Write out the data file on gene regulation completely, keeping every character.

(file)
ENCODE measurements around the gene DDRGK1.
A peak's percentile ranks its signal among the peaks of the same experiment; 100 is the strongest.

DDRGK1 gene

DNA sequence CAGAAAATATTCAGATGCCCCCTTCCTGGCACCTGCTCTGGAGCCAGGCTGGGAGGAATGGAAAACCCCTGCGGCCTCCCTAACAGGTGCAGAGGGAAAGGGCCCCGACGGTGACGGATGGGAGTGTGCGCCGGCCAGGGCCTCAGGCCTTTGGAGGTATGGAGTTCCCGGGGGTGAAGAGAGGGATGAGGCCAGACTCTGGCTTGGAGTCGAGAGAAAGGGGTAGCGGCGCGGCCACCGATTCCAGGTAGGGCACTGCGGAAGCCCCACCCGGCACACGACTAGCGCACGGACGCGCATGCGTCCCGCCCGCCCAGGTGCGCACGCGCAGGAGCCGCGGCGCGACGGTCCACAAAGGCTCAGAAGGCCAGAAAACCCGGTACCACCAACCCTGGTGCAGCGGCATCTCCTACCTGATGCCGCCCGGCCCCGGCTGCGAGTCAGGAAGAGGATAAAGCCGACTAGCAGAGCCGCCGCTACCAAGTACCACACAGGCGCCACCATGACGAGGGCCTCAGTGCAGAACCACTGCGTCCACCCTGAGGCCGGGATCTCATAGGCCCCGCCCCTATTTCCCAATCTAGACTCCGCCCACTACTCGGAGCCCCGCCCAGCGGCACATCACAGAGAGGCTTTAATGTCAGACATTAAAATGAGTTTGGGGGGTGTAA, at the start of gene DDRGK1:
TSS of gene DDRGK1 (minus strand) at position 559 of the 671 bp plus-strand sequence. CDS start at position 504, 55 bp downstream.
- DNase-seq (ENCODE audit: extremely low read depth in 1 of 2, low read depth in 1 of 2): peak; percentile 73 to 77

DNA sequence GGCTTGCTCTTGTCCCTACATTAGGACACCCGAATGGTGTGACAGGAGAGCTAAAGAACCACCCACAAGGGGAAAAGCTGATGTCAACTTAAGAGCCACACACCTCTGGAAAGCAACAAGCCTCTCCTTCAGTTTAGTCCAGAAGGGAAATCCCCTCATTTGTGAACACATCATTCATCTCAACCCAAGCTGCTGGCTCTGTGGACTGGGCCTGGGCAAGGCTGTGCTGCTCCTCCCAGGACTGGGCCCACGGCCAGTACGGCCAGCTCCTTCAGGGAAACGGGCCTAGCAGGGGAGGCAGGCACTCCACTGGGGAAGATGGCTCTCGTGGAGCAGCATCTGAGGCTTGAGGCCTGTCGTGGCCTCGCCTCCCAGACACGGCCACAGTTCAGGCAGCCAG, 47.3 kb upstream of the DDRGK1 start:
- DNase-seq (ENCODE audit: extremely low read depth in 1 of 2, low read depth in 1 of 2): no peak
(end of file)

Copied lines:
ENCODE measurements around the gene DDRGK1.
A peak's percentile ranks its signal among the peaks of the same experiment; 100 is the strongest.

DDRGK1 gene

DNA sequence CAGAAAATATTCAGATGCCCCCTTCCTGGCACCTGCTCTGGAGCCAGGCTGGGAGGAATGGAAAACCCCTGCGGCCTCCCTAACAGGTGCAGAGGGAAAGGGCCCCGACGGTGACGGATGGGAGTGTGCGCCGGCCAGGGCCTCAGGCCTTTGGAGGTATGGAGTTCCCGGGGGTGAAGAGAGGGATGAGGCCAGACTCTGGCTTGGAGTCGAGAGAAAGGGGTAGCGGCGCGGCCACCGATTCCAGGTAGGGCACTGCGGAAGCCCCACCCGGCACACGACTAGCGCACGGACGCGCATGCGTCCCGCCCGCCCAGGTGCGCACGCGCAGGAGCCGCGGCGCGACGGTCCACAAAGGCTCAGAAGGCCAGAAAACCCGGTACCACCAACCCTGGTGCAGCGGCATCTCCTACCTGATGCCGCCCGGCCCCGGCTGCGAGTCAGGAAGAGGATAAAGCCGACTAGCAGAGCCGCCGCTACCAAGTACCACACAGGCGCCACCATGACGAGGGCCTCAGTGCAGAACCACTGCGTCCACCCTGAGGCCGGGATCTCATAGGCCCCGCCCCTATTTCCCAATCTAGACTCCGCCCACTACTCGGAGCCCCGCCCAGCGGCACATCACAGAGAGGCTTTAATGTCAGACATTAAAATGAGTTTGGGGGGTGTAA, at the start of gene DDRGK1:
TSS of gene DDRGK1 (minus strand) at position 559 of the 671 bp plus-strand sequence. CDS start at position 504, 55 bp downstream.
- DNase-seq (ENCODE audit: extremely low read depth in 1 of 2, low read depth in 1 of 2): peak; percentile 73 to 77

DNA sequence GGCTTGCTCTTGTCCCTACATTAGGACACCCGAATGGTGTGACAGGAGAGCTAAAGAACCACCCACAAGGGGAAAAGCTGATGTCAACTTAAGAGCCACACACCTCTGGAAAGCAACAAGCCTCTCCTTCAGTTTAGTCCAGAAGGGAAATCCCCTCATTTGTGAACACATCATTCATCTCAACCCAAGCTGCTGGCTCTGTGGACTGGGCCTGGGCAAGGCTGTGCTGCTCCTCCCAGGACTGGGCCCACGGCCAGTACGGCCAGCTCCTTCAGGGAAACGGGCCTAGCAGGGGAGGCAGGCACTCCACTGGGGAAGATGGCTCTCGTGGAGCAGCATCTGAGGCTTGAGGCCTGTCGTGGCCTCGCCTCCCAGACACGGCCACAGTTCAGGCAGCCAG, 47.3 kb upstream of the DDRGK1 start:
- DNase-seq (ENCODE audit: extremely low read depth in 1 of 2, low read depth in 1 of 2): no peak